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Open Access Mini Review

Effect of Creep on Stability of Structural Elements

Alexandre de Macêdo Wahrhaftig* and Kaique Moreira Matos Magalhães

Polytechnic School, Federal University of Bahia (UFBa), Brazil

Corresponding Author

Received Date: July 22, 2019;  Published Date: July 26, 2019


Creep, which represents the gradual increase of deformation over time, is a typical phenomenon of viscoelastic materials. Its consideration is necessary in the stability verification of compressed slender pieces in ultimate limit state because these pieces can have their stiffness modified as a function of the rheology of the material. Mathematically, creep can be characterized by models where the immediate elastic deformation is increased by viscous deformation, resulting in a temporal function. Although the first postulations for the understanding of stability (or buckling) have been solved statically, the phenomenon penetrates the field of structural dynamics since it involves the concept of the vibration of mechanical systems. In both cases, whether static or dynamic, it is necessary to consider the total stiffness of the structural element as composed of two terms, the conventional stiffness portion and the geometric stiffness portion. In this way, it is possible to include in the first plot a modulus of elasticity variable in time, that allows to follow the increase of the deformations, according to the model adopted for their representation, even under constant tension.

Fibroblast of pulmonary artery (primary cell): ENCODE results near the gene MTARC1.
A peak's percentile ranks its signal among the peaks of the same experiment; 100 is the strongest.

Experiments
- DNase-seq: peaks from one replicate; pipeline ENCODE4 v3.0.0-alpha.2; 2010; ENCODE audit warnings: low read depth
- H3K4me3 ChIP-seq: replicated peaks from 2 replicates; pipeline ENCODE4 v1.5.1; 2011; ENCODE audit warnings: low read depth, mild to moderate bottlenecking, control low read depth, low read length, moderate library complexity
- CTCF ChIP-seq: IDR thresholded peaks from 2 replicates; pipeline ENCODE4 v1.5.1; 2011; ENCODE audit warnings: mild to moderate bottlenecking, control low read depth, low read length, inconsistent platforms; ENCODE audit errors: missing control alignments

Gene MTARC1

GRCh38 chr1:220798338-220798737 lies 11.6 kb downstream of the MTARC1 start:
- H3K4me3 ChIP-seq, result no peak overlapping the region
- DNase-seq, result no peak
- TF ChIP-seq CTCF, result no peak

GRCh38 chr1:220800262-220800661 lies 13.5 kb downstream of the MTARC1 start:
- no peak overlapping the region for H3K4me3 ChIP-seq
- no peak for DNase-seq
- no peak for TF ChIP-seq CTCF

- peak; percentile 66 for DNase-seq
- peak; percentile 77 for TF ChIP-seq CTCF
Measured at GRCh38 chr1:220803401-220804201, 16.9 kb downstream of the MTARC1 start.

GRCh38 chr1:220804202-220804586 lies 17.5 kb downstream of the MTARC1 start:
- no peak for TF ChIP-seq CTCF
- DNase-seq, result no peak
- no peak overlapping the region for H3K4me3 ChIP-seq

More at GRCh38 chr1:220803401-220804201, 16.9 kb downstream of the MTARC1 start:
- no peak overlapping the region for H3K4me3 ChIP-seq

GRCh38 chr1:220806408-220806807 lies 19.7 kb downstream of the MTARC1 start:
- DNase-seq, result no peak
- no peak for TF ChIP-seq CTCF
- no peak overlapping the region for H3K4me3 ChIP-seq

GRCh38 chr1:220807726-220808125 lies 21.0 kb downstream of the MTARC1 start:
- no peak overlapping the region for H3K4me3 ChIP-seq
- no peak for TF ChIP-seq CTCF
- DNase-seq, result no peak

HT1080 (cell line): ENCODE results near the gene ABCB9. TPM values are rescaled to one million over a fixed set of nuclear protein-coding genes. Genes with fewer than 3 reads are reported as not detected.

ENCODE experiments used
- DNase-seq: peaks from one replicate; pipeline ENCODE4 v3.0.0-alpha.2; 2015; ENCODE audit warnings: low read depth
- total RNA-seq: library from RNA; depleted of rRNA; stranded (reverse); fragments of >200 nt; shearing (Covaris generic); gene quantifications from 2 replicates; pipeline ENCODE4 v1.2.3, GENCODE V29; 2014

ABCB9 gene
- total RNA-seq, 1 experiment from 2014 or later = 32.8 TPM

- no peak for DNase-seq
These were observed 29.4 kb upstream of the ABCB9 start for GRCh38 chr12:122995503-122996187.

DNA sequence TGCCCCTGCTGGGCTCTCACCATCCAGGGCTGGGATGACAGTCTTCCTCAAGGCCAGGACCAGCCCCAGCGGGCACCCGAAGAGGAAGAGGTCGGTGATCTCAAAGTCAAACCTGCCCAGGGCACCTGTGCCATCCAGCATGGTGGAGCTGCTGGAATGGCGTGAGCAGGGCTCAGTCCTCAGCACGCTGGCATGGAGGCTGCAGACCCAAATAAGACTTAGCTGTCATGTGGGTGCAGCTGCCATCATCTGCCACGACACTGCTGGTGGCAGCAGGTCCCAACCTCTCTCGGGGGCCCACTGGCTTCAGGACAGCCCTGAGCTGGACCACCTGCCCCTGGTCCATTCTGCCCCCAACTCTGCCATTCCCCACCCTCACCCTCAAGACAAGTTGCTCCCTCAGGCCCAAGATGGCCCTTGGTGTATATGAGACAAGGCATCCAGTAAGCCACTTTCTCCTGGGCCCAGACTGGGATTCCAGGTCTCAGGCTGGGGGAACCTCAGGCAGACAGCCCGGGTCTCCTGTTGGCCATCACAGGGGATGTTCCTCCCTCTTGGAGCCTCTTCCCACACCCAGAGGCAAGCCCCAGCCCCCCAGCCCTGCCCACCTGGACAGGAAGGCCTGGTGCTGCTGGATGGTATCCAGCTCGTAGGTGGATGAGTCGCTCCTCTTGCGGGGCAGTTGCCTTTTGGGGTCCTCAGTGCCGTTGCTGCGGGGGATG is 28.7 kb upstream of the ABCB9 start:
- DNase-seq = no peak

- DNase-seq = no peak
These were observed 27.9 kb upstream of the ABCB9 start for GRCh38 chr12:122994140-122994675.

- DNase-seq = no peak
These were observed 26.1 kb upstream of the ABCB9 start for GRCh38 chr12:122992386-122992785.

Keywords: Creep; Stability; Critical buckling load; Slender elements; Viscoelastic materials

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